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Can Malwarebytes detect inactive ransomware?

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If ransomware infects my hard drive but remains inactive for days to weeks and subsequently is imaged on an air-gaped hard drive before becoming active, can/should MBAM 2.0 detect this infection if the image file is scanned?

If not, will this capability will be included in the upcoming release of Malwarebytes Anti-Ransomware?

Regards, Gyre

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25 minutes ago, Aura said:

Hi Gyre :)

Malwarebytes will detect an inactive Ransomware if that file is scanned, and its definition is in Malwarebytes' database. As for your other question, you want to know if Malwarebytes supports the scan of .iso files?

Hi Aura,

Thank you for your response.

I was not referring specifically to .iso files, but to hard drive image files such as Macrum Reflect .mrimg or Acronis .tib files.  Would .iso files be an exception?


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Here is a reply crafted by one of our resident experts @David H. Lipman that perhaps may help you understand what MBAM will target

MBAM does not target script files. That means MBAM will not target; JS, HTML, VBS, .CLASS, SWF, BAT, CMD, PDF, PHP, etc.
It also does not target documents such as; PDF, DOC, DOCx, XLS, XLSx, PPT, PPS, ODF, etc.
It also does not target media files;  MP3, WMV, JPG, GIF, etc.

Until MBAM, v1.75, MBAM could not access files in archives but with v1.75 came that ability so it can unarchive a Java Jar (which is a PKZip file) but it won't target the .CLASS files within. Same goes with CHM files (which is a PKZip file) but it doesn't target the HTML files within. MBAM v1.75 specifically will deal with; ZIP, RAR, 7z, CAB and MSI for archives. And self-Extracting; ZIP, 7z, RAR and NSIS executables (aka; SFX files).

MBAM specifically targets binaries that start with the first two characters being; MZ
They can be; EXE, CPL, SYS, DLL, SCR and OCX. Any of these files types can be renamed to be anything such as;  TXT, JPG, CMD and BAT and they will still be targeted just as long as the binary starts with 'MZ'.
MBAM is not an anti virus application.  MBAM targets mainly non-viral malware.  The exception being a virus dropper ( a malware file that drops a virus and starts a virus infection but is not infected with the virus ) and worms ( such as Internet worms and AutoRun worms ).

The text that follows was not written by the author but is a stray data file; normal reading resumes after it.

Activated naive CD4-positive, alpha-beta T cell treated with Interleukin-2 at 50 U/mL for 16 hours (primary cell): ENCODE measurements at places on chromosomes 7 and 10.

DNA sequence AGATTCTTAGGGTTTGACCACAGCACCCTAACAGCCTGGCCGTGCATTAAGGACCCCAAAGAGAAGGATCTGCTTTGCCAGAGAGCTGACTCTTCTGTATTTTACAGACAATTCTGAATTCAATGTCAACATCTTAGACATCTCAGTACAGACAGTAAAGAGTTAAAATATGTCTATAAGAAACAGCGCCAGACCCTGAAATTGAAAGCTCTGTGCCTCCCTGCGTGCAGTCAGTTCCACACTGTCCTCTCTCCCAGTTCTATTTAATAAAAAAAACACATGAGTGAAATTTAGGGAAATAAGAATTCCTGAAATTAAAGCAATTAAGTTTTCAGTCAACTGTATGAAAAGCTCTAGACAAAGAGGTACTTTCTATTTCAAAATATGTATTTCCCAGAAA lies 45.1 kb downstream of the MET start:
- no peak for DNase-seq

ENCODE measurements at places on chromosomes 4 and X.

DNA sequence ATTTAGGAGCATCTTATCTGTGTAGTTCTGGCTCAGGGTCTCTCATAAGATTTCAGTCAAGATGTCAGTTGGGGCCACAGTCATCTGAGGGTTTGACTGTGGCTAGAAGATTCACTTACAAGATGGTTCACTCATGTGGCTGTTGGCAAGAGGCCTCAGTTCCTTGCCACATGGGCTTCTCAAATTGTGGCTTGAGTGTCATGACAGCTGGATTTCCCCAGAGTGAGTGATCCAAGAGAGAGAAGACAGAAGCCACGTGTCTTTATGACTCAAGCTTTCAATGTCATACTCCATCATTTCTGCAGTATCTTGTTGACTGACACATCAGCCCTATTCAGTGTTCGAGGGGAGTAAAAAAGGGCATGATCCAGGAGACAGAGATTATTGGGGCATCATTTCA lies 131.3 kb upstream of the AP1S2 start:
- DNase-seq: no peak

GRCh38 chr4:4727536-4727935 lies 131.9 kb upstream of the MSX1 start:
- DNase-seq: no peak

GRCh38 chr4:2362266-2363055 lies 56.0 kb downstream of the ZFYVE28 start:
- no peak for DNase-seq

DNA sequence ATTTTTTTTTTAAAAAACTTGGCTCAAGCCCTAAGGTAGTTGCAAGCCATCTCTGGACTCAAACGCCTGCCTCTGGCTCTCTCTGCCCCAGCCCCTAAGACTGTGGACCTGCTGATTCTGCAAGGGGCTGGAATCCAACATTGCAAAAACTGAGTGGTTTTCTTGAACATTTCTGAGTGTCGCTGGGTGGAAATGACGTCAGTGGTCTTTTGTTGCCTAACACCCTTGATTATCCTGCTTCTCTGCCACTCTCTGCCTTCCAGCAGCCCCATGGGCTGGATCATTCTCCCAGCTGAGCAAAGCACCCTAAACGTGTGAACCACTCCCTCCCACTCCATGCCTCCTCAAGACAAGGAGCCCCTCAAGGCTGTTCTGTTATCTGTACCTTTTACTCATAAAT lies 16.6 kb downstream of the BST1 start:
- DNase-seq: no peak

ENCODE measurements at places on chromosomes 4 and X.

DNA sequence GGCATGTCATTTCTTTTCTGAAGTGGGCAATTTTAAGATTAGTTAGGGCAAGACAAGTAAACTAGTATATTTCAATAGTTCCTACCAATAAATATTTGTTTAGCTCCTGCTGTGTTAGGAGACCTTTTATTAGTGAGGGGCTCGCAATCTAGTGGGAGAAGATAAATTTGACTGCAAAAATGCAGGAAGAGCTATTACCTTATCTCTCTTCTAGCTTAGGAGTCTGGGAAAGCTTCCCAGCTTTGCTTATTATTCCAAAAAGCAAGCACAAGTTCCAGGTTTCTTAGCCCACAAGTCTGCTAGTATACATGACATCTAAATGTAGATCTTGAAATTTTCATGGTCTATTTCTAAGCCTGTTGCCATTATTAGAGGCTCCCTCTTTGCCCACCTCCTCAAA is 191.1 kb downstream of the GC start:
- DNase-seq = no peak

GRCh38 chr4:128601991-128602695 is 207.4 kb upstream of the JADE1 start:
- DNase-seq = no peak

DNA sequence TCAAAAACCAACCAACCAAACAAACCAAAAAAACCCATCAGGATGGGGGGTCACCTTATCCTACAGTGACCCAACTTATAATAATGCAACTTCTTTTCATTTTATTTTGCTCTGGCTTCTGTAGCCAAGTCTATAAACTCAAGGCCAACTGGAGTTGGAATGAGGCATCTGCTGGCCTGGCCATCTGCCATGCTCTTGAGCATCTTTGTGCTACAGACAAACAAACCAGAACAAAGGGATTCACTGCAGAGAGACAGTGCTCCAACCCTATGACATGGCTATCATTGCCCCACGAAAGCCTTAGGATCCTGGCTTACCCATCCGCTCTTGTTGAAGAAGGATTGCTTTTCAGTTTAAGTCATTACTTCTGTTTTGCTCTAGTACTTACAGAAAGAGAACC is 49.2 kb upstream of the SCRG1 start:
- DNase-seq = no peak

MBAM is incapable of removing malicious code that has been prepended, appended or cavity injected into a legitimate file.  That means if a file infecting virus infects a legitimate file MBAM will be unable to remove the malicious code.  An anti virus application should be able to remove malicious code from an infected file and hopefully bring it back to its preinfected state.  Which may or may not return the file to its original, non infected, checksum value.
A file infecting virus will prepend, append or cavity inject malicious code into a legitimate file.  Once infected, that infected file can further the infection by infecting other legitimate files.
On the other hand there are trojans that will prepend, append or cavity inject malicious code into a legitimate file.   However that file can not infect other files.  The infection stops with that targeted file.  These files are either deemed to be "trojanized" or "patched".  Since MBAM can not remove the added malicious code, at best MBAM will try to replace the trojanized file with a legitimate, unaltered, file.
I hope this broadens your understanding of what MBAM can not do and why MBAM is an adjunct anti malware solution that is meant to complement a fully installed anti virus application and not replace it.

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